Self discipline is important to a Christian. We have to be disciplined enough not to break the laws of the land, and to obey our God. But no amount of self discipline will get rid of a medical problem. This statement implies that the sufferer is lazy and could become better by sheer force of will. This is not possible, and causes a lot of guilt.

“You’re depressed because you choose to be.” 

Why would anyone choose depression? It is a hell on earth. It destroys everything it touches. Families, marriages, jobs, churches, ministries– not to mention faith, peace, hope and love. Depression corrodes all that it touches.

Does an diabetic or cancer patient choose their disease? Does the blind or the deaf person wake up in the morning and decide they aren’t going to keep being handicapped? These are the questions I would ask.

“You should be praying about this.”

Implicitly, whoever says this is also saying “This wouldn’t have happened if you’d been praying enough.” That’s a big assumption to make about someone. To a person with depression, it can seem like God left town a long time ago without leaving a forwarding address. It can seem as if your prayers bounce straight back off the ceiling, and that prayer is as fulfilling and satisfying as yelling at a block of wood. When you’re depressed, you may not “feel” God as you had before. Often you don’t feel anything but numb and hollow. For me, and for many people, depression had a shrivelling effect on my faith. I found it hard to hang onto anything but the most basic elements of Christianity, and sometimes lost my grip on those. When I did manage to pray, it was a yell of pain and confusion. This is why we are supposed to base our faith on facts (God loves you, he loved you when you were a sinner too, Jesus paid the full price for all our sins, etc.) rather than feelings, which are fickle at the best of times. It can be incredible hard to hold onto those facts in depression, like trying to run into a very strong wind.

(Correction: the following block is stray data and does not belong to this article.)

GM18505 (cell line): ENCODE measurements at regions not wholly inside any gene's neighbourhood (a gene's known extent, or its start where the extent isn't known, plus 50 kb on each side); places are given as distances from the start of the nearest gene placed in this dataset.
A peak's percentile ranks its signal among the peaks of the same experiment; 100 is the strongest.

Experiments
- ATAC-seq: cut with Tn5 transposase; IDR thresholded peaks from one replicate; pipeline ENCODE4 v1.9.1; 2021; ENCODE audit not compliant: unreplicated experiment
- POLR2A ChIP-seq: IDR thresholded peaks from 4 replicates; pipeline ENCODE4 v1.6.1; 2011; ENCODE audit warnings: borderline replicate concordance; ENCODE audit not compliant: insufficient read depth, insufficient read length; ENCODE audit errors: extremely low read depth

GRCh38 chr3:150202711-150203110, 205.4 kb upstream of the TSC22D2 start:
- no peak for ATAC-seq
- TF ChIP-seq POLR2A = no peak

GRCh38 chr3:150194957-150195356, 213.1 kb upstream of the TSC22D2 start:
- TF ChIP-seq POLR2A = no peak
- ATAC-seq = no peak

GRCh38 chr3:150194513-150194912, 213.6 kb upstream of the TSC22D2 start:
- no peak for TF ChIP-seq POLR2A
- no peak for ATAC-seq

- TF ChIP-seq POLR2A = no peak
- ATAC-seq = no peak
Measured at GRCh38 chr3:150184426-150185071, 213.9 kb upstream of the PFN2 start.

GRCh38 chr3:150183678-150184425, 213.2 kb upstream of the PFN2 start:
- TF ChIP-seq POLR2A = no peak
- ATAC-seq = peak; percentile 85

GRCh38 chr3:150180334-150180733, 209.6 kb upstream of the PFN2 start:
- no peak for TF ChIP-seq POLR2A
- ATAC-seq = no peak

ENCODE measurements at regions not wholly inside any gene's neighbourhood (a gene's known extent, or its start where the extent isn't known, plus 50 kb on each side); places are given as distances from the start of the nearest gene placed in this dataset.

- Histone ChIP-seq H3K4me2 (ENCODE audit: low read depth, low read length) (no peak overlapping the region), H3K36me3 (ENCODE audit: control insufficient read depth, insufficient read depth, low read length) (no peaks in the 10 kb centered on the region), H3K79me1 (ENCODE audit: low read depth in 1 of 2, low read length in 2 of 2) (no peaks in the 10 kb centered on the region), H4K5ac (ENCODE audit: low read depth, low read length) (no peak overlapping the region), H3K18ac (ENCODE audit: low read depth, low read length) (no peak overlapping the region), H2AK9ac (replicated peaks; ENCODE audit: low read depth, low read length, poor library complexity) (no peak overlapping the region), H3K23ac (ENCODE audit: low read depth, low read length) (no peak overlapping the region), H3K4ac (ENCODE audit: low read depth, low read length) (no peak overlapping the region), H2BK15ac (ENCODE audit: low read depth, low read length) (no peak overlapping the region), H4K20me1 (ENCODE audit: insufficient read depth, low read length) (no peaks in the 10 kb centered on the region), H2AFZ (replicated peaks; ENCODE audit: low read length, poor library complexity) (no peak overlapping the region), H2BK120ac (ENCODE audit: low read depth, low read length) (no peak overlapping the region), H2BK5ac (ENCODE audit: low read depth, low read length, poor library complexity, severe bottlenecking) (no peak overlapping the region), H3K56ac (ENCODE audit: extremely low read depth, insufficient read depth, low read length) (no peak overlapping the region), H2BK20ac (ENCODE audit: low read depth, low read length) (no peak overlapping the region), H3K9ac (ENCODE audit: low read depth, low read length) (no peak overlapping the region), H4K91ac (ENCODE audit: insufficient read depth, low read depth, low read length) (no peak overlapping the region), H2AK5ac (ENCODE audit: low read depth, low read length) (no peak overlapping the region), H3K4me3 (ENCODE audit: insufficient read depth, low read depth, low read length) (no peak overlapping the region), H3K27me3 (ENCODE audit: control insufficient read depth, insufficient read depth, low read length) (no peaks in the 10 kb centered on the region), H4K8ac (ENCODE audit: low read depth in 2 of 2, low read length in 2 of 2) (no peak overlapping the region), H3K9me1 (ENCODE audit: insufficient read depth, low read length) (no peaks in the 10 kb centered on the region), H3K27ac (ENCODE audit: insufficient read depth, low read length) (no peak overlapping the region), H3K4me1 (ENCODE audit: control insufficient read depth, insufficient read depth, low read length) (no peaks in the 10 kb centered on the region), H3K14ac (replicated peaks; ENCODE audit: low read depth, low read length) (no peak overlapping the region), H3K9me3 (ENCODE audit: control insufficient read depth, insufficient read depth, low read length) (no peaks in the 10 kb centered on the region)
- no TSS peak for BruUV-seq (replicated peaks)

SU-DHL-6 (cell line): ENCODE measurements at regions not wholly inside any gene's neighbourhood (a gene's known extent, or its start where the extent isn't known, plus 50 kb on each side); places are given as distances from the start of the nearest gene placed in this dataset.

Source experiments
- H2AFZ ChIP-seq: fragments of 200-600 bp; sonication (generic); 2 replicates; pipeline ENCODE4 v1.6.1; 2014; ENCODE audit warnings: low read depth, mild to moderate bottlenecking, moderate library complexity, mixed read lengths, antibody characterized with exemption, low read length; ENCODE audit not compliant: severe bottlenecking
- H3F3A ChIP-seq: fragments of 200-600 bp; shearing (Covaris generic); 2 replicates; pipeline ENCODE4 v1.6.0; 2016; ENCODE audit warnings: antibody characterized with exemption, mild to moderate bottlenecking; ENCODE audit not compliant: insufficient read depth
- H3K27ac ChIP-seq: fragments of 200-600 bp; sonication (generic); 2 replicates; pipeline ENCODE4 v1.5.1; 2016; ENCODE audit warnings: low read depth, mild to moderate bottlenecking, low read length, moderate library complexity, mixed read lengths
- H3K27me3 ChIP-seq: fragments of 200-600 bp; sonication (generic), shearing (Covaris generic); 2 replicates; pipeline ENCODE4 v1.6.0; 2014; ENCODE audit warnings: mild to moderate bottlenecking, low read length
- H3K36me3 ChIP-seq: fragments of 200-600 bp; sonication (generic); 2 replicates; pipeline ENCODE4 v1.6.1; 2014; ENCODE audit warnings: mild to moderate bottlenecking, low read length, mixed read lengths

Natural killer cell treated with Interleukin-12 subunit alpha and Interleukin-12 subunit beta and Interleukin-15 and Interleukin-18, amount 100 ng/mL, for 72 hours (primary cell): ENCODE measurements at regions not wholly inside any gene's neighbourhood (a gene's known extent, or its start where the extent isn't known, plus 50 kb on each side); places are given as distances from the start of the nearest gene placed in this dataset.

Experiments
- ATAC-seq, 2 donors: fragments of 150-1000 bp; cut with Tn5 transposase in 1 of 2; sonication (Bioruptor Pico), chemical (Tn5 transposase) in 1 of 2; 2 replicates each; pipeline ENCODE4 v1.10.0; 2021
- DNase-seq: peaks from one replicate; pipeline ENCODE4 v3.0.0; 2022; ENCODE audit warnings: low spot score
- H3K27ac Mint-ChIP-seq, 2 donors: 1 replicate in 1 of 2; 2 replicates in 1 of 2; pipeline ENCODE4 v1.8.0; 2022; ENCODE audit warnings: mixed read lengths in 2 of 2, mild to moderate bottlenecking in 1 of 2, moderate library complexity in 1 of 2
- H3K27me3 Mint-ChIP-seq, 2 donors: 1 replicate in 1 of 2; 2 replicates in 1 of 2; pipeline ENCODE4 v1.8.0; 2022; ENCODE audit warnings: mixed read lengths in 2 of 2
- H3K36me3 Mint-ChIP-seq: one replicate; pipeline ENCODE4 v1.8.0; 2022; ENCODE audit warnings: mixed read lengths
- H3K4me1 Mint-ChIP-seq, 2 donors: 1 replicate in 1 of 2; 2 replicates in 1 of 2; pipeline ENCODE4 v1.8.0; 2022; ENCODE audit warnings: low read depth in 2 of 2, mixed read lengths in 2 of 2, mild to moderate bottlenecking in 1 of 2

John Lockley says: “In Christians, spiritual effects follow from the depression, and seldom the other way round. I repeat – in Christians, nearly always the depression comes first, followed by a sense of remoteness from God, rather than depression being the result of “falling away.

One of the most eloquent and heartfelt prayers a depressed Christian can pray is “Help me God, I’m hurting!” This is a better prayer than the thirty minute meltdown that doesn’t actually say anything. It’s honest, open and sincere. God is listening, even if everything within you is screaming that he isn’t. Prayer during depression can take an awful lot of effort. One comeback to this saying is “I am praying, as best I can. Will you pray for me too?”

job“You just need to rebuke that spirit of depression and tell it to leave you. Don’t let Satan steal your joy.”